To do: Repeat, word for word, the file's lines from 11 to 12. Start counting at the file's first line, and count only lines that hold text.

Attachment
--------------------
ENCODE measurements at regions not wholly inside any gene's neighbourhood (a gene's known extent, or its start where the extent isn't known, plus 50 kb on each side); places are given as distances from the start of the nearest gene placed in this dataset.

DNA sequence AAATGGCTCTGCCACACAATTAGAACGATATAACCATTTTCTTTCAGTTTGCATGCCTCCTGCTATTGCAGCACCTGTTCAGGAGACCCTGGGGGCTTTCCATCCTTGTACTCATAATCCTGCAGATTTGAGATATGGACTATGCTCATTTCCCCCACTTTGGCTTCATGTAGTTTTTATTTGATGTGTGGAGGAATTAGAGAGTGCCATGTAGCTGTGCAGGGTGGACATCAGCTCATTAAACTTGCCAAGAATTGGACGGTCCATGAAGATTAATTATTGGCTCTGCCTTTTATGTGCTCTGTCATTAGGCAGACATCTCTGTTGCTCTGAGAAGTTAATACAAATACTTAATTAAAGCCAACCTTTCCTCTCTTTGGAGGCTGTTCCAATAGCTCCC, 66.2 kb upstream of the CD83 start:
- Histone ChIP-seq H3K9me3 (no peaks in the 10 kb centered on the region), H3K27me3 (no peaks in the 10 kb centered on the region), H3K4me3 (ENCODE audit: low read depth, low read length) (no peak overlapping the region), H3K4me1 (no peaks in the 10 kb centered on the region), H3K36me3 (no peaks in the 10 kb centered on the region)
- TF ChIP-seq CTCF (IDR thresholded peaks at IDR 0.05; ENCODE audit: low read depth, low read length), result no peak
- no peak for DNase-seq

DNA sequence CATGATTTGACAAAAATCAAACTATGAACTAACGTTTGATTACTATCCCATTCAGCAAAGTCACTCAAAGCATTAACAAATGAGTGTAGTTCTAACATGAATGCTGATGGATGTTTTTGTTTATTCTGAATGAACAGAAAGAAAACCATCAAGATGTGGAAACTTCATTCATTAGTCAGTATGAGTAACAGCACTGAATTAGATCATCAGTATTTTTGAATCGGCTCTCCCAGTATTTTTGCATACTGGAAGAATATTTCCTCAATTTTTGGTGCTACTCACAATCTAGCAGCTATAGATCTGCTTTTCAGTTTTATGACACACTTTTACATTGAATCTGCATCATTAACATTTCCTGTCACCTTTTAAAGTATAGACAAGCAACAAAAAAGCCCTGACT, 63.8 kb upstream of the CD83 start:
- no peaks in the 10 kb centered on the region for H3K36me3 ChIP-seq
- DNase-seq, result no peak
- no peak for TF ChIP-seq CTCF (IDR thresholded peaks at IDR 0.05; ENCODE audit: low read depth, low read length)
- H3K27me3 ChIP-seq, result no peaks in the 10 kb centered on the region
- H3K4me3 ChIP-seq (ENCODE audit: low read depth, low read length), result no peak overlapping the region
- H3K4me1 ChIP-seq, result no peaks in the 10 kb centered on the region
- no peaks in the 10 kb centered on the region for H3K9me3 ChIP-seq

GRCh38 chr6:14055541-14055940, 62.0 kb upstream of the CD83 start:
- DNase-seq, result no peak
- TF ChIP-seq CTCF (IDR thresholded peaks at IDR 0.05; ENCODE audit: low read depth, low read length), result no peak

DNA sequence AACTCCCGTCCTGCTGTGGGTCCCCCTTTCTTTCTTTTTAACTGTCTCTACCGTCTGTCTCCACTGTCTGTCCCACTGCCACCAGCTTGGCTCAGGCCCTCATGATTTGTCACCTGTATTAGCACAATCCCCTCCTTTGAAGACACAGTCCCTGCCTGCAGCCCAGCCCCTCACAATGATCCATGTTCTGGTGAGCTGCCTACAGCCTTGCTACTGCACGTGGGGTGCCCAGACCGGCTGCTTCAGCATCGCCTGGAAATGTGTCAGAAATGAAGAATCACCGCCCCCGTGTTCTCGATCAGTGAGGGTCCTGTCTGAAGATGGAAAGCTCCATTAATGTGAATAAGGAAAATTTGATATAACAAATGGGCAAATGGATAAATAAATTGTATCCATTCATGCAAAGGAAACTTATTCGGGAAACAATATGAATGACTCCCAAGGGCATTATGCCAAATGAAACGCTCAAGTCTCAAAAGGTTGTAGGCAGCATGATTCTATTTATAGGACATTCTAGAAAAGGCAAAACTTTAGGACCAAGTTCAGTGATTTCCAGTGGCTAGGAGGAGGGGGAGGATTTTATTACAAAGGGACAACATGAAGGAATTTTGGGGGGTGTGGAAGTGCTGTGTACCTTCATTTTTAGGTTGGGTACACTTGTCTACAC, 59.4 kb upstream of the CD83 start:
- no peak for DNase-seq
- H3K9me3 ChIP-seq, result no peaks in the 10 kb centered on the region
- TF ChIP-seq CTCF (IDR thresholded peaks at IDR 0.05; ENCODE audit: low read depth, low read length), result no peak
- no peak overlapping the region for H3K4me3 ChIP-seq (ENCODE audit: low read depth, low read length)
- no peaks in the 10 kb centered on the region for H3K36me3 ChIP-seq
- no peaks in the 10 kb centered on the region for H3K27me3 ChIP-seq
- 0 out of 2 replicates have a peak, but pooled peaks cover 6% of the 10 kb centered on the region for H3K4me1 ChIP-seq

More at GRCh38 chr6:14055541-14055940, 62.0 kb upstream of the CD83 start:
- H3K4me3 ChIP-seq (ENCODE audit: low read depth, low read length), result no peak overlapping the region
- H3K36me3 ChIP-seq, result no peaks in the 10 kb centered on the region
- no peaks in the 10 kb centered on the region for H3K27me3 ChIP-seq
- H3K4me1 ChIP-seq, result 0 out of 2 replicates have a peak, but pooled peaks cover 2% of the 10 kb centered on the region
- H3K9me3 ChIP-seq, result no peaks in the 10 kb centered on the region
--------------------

- H3K4me3 ChIP-seq (ENCODE audit: low read depth, low read length), result no peak overlapping the region
- H3K4me1 ChIP-seq, result no peaks in the 10 kb centered on the region